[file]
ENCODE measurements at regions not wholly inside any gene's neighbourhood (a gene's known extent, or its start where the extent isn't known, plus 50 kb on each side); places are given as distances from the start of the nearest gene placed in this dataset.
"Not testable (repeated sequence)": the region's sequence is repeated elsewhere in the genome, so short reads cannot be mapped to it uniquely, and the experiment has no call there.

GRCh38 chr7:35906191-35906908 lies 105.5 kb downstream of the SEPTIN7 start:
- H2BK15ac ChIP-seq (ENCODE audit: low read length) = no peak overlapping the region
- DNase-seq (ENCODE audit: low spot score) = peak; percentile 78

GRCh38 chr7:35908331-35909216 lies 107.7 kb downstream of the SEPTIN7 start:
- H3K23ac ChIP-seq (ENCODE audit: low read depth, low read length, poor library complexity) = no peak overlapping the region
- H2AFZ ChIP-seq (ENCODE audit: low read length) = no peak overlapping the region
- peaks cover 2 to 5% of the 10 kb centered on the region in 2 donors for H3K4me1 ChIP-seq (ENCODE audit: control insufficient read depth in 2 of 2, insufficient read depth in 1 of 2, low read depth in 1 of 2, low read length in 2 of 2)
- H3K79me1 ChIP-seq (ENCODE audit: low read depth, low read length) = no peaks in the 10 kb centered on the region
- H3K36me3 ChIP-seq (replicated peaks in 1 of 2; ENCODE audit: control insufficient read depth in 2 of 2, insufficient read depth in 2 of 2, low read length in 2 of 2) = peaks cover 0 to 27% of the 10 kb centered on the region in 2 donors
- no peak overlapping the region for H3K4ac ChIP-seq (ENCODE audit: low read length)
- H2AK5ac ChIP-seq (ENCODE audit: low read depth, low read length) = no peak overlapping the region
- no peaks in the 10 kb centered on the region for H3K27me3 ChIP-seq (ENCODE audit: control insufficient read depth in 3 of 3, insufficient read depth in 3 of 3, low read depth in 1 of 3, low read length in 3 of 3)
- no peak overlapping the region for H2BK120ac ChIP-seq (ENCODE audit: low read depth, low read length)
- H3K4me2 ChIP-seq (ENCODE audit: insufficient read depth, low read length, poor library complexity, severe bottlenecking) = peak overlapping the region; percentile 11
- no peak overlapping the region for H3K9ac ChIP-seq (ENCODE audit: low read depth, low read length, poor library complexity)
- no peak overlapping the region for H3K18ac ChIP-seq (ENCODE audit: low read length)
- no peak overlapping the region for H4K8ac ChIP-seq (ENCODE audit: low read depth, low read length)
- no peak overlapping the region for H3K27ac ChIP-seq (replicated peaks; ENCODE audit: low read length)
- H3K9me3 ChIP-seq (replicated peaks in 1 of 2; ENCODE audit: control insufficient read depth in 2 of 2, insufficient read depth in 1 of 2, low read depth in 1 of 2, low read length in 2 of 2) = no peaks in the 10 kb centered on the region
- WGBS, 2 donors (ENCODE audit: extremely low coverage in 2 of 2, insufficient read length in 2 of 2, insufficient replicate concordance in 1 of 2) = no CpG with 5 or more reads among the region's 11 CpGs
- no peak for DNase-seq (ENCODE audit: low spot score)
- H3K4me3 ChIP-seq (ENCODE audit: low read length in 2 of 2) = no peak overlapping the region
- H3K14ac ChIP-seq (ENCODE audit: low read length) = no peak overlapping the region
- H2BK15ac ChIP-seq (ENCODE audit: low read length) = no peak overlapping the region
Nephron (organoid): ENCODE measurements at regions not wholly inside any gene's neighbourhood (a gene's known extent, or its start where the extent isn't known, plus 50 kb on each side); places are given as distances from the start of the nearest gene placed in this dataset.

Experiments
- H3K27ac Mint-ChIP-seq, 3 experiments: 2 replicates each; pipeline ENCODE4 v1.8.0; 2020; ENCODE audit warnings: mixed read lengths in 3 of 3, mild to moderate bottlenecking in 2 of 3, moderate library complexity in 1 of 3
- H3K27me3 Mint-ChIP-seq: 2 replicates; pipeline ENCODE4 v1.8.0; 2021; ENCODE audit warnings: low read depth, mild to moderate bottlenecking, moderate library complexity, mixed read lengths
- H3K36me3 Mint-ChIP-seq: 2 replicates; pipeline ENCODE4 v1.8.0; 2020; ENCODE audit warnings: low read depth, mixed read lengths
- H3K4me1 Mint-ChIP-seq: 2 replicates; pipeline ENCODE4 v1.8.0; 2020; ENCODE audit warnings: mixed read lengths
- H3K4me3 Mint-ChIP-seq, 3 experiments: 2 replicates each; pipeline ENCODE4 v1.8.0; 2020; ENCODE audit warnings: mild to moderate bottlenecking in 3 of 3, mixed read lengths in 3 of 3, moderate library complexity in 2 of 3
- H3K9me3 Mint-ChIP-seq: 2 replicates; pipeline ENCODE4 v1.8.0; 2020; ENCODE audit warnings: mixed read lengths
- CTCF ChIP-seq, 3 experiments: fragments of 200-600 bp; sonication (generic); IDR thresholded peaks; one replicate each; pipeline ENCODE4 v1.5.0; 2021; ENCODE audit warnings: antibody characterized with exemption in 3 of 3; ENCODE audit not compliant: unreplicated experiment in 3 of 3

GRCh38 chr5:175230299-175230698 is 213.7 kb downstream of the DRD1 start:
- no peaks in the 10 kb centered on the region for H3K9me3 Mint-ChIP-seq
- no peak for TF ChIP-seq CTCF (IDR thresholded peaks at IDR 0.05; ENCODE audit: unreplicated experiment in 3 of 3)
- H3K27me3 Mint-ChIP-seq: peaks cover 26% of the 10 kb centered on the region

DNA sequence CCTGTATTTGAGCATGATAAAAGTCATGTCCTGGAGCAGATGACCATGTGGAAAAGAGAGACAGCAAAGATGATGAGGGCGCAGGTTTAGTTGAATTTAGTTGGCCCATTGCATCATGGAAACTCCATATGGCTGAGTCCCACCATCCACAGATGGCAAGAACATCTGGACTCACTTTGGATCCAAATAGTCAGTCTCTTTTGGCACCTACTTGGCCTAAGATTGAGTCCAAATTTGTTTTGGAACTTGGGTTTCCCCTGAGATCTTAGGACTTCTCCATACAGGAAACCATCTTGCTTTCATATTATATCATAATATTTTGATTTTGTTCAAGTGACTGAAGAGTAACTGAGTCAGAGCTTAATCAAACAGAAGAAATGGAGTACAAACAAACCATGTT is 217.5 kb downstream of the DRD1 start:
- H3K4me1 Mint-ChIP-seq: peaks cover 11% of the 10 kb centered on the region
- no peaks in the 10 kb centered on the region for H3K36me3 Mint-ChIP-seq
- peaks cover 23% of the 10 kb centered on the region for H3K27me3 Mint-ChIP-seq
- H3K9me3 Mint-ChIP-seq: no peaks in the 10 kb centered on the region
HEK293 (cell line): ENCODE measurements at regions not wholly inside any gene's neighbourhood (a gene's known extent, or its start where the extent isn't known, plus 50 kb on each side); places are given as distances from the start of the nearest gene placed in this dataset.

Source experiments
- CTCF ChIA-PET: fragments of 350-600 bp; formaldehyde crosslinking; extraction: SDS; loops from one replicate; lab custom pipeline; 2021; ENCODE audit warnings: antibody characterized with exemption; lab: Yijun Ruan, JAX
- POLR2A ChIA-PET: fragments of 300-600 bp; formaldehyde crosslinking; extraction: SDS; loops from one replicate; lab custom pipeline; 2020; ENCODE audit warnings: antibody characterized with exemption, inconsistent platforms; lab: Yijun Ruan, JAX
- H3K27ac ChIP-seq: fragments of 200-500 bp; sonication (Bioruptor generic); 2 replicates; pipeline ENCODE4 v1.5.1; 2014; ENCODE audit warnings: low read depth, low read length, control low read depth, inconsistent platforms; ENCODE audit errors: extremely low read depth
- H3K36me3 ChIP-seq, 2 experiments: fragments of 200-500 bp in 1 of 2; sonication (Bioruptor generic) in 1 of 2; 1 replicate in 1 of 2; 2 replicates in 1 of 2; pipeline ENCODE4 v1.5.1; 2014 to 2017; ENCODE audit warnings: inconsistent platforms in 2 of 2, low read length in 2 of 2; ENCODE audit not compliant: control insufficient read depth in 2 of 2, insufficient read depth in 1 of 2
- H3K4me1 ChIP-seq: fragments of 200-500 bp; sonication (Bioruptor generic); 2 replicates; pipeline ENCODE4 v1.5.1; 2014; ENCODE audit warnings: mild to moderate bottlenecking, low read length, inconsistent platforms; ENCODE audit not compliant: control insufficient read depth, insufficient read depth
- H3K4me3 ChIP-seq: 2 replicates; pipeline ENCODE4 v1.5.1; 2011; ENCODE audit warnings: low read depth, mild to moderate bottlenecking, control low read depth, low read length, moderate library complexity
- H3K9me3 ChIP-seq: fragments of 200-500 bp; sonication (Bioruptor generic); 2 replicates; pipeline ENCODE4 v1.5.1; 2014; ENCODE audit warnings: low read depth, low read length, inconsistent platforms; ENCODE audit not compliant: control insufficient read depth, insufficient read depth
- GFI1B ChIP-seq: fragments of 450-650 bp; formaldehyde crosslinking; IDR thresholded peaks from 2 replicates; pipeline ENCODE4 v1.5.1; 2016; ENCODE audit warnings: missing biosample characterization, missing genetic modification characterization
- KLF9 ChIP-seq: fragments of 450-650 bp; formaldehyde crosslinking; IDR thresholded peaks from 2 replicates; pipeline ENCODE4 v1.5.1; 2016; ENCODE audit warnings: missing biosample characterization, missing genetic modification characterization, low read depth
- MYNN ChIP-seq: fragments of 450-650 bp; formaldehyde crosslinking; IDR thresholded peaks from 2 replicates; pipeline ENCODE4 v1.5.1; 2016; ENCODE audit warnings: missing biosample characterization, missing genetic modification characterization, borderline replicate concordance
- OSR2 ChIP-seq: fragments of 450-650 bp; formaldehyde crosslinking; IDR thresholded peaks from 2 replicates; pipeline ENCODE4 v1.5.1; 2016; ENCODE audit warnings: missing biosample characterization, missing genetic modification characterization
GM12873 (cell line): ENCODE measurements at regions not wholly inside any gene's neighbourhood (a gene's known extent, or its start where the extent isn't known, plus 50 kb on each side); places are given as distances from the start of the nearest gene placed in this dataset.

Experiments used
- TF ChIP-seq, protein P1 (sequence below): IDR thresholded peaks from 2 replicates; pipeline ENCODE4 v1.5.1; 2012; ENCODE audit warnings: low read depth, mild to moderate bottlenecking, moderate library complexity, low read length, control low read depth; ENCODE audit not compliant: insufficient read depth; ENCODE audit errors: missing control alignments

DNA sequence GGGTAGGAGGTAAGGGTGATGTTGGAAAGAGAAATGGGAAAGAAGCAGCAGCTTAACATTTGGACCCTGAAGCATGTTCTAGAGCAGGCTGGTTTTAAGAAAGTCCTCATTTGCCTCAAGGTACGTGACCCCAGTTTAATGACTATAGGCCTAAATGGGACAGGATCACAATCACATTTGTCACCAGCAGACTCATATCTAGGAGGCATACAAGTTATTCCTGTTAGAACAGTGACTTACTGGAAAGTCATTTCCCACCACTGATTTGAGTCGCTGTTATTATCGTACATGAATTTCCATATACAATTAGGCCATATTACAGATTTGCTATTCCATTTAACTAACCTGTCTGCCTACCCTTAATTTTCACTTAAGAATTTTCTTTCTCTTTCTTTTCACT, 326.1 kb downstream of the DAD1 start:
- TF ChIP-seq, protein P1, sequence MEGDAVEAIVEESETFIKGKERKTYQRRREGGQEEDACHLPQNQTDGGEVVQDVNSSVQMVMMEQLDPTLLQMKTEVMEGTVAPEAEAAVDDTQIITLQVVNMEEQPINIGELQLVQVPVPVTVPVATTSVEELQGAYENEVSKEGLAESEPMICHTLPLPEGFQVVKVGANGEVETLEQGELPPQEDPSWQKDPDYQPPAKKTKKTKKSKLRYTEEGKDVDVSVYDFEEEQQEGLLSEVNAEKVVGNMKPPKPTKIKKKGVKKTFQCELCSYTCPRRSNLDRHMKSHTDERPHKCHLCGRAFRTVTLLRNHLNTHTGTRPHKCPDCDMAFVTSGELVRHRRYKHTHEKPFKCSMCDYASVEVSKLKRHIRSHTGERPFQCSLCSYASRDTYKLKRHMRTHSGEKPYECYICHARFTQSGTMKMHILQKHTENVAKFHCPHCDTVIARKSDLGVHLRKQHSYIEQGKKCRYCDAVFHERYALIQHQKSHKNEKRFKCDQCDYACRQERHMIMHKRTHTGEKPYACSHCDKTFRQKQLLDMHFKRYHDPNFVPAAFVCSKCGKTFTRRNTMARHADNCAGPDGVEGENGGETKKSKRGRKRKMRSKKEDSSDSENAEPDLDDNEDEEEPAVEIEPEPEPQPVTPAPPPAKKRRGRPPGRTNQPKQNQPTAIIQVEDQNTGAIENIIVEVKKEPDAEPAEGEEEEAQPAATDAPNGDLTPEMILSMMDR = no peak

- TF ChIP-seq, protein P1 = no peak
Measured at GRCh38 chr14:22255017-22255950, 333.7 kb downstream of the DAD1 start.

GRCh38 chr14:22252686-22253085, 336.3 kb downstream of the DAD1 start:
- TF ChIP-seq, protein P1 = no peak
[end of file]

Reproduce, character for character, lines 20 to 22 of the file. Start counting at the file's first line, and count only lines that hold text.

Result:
- no peak overlapping the region for H3K27ac ChIP-seq (replicated peaks; ENCODE audit: low read length)
- H3K9me3 ChIP-seq (replicated peaks in 1 of 2; ENCODE audit: control insufficient read depth in 2 of 2, insufficient read depth in 1 of 2, low read depth in 1 of 2, low read length in 2 of 2) = no peaks in the 10 kb centered on the region
- WGBS, 2 donors (ENCODE audit: extremely low coverage in 2 of 2, insufficient read length in 2 of 2, insufficient replicate concordance in 1 of 2) = no CpG with 5 or more reads among the region's 11 CpGs